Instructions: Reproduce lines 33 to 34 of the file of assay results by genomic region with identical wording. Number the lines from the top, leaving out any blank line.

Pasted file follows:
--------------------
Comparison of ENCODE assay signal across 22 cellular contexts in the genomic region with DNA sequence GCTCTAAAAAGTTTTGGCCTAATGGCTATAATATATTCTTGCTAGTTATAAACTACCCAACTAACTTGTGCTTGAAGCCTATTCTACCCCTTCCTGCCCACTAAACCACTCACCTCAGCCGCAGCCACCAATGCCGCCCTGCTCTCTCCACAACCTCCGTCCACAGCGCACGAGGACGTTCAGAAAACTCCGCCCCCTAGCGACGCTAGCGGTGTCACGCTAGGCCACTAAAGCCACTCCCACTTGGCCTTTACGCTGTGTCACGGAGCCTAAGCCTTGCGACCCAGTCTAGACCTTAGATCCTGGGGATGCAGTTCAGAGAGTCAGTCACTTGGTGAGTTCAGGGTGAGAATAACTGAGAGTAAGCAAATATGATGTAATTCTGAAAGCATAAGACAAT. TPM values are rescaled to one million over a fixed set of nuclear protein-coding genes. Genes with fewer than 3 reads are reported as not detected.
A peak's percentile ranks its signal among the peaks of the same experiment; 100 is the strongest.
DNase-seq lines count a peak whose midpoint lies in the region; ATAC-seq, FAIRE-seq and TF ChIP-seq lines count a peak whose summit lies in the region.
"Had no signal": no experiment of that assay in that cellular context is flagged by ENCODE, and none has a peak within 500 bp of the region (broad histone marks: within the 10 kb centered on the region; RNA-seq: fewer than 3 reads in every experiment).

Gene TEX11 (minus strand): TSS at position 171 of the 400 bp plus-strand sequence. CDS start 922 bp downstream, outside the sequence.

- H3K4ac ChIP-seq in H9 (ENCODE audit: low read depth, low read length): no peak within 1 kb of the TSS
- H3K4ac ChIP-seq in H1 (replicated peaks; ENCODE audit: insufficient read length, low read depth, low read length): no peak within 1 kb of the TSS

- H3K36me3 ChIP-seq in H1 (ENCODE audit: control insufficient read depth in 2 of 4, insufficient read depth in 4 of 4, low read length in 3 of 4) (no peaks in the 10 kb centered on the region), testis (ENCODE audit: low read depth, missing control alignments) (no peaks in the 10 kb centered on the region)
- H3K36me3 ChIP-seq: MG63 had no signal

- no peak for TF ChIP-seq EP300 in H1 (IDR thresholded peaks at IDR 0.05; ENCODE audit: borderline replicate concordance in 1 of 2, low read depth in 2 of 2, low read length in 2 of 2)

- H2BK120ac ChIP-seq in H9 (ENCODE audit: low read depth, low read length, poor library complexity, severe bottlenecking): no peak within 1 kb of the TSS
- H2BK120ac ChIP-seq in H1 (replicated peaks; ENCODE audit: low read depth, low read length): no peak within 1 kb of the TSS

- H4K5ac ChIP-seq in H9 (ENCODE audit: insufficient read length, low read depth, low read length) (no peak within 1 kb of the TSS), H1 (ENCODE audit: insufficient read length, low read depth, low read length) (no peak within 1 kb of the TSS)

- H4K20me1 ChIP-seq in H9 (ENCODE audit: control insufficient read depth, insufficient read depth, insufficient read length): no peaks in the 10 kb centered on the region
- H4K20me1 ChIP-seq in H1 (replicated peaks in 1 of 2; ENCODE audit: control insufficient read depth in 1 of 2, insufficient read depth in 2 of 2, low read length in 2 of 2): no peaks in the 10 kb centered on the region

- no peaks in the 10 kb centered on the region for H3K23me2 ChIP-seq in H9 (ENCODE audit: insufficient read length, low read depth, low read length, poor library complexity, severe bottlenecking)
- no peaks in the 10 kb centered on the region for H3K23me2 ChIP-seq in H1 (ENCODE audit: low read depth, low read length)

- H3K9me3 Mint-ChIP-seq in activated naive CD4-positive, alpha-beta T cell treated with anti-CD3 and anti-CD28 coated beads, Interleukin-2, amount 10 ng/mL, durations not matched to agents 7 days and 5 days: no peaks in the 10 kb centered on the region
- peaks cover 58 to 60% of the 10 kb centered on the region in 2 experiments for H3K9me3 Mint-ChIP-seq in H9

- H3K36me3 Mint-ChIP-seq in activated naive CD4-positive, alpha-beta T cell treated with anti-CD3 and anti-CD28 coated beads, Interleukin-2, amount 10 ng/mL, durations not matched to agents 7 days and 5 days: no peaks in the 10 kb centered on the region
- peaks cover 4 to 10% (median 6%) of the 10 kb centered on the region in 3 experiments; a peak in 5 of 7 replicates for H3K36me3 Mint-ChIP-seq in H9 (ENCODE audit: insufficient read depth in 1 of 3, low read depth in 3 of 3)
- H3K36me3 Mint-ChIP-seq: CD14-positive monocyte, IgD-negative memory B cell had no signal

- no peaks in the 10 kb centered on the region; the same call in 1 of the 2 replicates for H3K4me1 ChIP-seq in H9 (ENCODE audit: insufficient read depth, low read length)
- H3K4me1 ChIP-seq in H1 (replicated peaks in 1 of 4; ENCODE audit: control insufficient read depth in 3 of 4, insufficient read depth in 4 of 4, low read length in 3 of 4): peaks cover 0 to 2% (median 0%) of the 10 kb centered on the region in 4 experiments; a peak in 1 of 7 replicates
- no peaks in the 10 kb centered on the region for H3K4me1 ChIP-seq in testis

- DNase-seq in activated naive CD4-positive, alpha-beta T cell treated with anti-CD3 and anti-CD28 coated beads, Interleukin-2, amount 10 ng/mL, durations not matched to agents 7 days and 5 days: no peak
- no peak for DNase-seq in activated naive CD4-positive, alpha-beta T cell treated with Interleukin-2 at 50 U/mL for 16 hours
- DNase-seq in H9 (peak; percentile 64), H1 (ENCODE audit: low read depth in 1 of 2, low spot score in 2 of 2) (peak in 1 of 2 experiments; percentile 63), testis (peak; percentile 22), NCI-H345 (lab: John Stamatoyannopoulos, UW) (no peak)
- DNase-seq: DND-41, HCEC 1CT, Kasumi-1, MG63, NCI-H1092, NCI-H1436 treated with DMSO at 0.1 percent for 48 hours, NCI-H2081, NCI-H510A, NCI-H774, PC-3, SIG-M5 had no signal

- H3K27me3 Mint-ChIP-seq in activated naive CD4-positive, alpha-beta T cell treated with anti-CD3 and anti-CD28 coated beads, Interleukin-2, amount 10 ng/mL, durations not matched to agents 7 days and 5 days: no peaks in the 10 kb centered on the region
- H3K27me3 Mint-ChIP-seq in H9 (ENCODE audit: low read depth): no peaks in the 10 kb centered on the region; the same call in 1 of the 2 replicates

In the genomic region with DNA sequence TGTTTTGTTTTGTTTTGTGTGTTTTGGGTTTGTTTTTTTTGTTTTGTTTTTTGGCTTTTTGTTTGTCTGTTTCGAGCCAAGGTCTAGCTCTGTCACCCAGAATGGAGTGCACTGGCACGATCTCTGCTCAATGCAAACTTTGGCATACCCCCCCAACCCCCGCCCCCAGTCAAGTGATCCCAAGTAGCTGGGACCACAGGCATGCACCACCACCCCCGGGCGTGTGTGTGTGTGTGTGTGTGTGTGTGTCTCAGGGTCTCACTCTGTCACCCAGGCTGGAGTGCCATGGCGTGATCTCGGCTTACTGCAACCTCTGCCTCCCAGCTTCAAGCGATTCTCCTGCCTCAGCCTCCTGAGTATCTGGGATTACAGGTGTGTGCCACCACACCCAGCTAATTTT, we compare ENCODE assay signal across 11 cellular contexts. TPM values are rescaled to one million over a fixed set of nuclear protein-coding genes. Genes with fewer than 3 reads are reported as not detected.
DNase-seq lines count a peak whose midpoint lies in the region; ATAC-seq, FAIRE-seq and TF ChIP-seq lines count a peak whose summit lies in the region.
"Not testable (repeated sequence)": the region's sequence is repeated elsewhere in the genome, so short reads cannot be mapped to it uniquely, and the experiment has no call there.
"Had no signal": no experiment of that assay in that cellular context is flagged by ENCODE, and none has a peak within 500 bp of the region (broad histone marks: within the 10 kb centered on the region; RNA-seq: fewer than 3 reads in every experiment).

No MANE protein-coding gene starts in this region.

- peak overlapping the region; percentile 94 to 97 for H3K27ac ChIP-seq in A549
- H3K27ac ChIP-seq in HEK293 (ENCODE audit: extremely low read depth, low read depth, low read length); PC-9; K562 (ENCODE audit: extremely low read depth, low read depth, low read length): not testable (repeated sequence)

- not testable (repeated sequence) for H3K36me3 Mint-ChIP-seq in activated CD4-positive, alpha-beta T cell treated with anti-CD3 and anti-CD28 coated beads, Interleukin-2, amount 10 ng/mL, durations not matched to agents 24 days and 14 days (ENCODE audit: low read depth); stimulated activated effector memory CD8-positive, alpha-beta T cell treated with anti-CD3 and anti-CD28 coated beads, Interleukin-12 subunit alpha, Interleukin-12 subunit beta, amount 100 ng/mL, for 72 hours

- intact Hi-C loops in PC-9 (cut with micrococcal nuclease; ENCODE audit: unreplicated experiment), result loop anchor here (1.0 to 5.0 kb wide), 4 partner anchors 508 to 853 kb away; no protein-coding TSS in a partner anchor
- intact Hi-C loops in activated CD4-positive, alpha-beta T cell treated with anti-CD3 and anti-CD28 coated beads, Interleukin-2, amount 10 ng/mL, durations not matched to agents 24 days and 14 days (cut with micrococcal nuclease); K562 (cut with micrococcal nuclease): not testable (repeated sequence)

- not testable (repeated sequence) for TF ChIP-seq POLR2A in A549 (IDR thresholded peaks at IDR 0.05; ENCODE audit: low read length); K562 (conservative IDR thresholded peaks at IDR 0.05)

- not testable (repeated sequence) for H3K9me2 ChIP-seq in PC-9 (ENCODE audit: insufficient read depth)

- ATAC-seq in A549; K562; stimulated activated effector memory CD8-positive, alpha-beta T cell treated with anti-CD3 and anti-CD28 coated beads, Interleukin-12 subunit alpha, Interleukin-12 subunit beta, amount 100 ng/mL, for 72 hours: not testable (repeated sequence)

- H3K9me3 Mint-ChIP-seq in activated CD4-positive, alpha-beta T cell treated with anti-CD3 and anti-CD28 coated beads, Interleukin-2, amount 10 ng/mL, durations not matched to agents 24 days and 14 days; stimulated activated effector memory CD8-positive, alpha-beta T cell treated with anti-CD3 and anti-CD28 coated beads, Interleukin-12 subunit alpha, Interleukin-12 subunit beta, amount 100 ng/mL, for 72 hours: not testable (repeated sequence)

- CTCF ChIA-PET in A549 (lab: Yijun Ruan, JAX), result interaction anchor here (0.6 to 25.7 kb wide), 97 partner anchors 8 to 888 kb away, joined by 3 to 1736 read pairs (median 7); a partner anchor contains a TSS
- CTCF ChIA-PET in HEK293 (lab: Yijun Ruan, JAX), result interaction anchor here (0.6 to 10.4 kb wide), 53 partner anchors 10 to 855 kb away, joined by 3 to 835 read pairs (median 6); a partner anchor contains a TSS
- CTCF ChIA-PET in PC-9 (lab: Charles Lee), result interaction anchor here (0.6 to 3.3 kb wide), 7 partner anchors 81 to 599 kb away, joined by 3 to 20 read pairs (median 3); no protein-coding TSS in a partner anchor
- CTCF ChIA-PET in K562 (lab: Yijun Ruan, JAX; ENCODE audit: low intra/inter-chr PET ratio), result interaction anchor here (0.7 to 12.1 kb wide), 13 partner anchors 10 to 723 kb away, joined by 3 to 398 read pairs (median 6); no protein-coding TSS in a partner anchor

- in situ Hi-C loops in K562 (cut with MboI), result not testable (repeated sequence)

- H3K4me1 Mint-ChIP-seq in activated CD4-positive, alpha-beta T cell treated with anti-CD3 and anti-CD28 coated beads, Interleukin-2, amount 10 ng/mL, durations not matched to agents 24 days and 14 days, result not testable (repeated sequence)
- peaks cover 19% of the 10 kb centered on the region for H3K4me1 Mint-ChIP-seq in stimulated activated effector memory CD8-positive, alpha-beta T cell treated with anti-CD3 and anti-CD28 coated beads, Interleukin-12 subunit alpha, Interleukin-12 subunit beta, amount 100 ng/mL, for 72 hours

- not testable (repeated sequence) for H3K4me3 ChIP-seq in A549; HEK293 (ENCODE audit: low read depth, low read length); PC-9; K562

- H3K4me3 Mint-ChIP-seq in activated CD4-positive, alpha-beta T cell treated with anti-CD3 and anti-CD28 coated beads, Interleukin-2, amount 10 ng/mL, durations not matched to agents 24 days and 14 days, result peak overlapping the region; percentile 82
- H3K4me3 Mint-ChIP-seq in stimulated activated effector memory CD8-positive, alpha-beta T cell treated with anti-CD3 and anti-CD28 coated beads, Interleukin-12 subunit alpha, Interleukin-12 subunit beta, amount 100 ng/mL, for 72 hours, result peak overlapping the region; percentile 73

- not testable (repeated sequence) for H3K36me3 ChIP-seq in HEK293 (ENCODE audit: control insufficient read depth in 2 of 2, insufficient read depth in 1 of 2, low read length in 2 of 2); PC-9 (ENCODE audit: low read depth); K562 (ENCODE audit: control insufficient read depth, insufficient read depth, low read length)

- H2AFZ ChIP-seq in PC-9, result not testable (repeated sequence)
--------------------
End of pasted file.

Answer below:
DNase-seq lines count a peak whose midpoint lies in the region; ATAC-seq, FAIRE-seq and TF ChIP-seq lines count a peak whose summit lies in the region.
"Not testable (repeated sequence)": the region's sequence is repeated elsewhere in the genome, so short reads cannot be mapped to it uniquely, and the experiment has no call there.